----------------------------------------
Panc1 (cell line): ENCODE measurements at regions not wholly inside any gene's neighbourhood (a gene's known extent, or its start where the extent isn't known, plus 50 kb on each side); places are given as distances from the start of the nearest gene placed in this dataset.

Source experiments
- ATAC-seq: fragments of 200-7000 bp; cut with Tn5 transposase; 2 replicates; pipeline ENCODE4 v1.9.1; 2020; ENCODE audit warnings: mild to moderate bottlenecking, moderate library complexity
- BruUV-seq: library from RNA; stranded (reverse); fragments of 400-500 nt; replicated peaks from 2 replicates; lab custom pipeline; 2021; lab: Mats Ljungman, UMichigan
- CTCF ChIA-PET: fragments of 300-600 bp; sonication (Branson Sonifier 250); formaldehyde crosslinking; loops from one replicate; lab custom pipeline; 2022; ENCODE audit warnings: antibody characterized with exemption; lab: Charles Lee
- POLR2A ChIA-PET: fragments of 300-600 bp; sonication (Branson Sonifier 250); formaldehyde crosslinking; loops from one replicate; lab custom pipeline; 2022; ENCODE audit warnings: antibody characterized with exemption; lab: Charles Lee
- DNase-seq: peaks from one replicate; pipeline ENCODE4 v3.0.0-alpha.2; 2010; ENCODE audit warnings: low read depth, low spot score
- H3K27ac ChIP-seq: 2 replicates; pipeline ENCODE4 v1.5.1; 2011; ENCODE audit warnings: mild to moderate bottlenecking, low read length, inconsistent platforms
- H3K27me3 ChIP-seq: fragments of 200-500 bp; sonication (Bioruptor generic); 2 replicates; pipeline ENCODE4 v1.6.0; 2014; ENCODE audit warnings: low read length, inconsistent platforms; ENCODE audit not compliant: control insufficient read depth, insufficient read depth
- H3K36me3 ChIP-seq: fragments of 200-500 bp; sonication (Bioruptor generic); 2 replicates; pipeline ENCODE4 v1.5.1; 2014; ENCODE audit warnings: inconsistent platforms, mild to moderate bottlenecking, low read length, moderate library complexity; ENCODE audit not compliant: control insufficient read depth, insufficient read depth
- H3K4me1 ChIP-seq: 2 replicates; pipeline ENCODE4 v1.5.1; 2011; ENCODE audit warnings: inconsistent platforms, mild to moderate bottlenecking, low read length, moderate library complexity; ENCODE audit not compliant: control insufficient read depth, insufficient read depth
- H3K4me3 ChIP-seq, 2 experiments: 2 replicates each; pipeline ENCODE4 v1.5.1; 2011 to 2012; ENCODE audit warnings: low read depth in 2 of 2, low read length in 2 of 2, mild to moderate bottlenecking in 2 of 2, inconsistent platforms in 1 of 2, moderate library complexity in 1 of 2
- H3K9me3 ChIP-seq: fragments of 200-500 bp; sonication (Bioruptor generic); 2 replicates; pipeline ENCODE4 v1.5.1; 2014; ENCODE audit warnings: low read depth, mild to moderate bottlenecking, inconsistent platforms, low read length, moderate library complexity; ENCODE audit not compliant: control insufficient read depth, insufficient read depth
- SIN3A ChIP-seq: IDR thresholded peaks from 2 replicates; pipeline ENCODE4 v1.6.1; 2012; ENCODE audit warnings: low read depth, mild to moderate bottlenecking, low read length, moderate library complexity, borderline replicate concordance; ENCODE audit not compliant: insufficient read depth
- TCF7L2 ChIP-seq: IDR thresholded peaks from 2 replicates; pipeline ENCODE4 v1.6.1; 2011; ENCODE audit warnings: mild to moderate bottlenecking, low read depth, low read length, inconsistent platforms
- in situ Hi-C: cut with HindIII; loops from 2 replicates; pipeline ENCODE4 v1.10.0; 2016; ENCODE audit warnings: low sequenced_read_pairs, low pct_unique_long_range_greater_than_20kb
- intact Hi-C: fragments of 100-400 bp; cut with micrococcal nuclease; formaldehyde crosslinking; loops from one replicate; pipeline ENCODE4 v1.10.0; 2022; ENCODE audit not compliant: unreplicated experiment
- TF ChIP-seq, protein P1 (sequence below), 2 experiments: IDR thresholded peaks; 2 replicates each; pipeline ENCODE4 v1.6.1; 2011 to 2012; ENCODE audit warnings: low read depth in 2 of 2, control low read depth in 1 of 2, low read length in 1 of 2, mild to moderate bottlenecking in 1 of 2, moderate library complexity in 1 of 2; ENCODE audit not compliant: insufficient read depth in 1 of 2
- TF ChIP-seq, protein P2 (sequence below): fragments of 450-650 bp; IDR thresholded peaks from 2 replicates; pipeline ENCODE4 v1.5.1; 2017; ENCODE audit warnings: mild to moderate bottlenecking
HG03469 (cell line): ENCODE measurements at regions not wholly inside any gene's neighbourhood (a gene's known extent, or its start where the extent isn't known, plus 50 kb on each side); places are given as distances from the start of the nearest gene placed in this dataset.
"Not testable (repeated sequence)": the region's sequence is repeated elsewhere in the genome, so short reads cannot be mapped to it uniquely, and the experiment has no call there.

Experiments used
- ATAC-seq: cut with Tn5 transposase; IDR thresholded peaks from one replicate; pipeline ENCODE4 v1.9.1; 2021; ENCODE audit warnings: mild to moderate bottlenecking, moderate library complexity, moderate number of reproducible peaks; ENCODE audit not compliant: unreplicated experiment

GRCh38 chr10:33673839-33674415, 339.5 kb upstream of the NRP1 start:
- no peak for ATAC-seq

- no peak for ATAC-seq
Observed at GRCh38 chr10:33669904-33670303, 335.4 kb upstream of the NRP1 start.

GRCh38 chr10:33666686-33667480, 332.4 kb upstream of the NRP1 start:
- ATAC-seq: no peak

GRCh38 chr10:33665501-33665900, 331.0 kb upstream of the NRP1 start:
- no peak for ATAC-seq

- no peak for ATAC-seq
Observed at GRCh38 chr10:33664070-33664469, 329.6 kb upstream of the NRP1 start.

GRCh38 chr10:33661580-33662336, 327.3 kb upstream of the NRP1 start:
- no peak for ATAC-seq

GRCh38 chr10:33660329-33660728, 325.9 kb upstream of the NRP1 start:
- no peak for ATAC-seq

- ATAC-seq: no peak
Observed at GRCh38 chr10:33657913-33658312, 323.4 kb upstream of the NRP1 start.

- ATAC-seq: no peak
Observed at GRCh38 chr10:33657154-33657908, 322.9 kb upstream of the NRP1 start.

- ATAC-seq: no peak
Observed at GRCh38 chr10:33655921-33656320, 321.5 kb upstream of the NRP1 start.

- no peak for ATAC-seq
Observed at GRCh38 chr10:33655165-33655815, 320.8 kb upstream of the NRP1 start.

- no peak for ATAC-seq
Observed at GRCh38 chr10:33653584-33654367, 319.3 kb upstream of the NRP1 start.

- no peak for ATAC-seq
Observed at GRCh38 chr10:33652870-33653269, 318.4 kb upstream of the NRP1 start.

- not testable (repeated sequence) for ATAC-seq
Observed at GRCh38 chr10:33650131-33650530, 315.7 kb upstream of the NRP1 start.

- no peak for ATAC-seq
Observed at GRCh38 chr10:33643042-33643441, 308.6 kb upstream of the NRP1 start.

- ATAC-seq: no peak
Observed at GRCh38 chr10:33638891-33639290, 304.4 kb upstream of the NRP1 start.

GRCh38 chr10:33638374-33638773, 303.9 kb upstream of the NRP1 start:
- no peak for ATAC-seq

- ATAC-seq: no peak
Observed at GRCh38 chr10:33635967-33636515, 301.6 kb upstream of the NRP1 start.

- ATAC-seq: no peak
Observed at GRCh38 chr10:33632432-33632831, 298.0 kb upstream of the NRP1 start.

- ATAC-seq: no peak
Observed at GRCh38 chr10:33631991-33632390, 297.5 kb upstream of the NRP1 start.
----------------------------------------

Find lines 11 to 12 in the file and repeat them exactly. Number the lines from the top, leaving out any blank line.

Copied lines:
- H3K4me1 ChIP-seq: 2 replicates; pipeline ENCODE4 v1.5.1; 2011; ENCODE audit warnings: inconsistent platforms, mild to moderate bottlenecking, low read length, moderate library complexity; ENCODE audit not compliant: control insufficient read depth, insufficient read depth
- H3K4me3 ChIP-seq, 2 experiments: 2 replicates each; pipeline ENCODE4 v1.5.1; 2011 to 2012; ENCODE audit warnings: low read depth in 2 of 2, low read length in 2 of 2, mild to moderate bottlenecking in 2 of 2, inconsistent platforms in 1 of 2, moderate library complexity in 1 of 2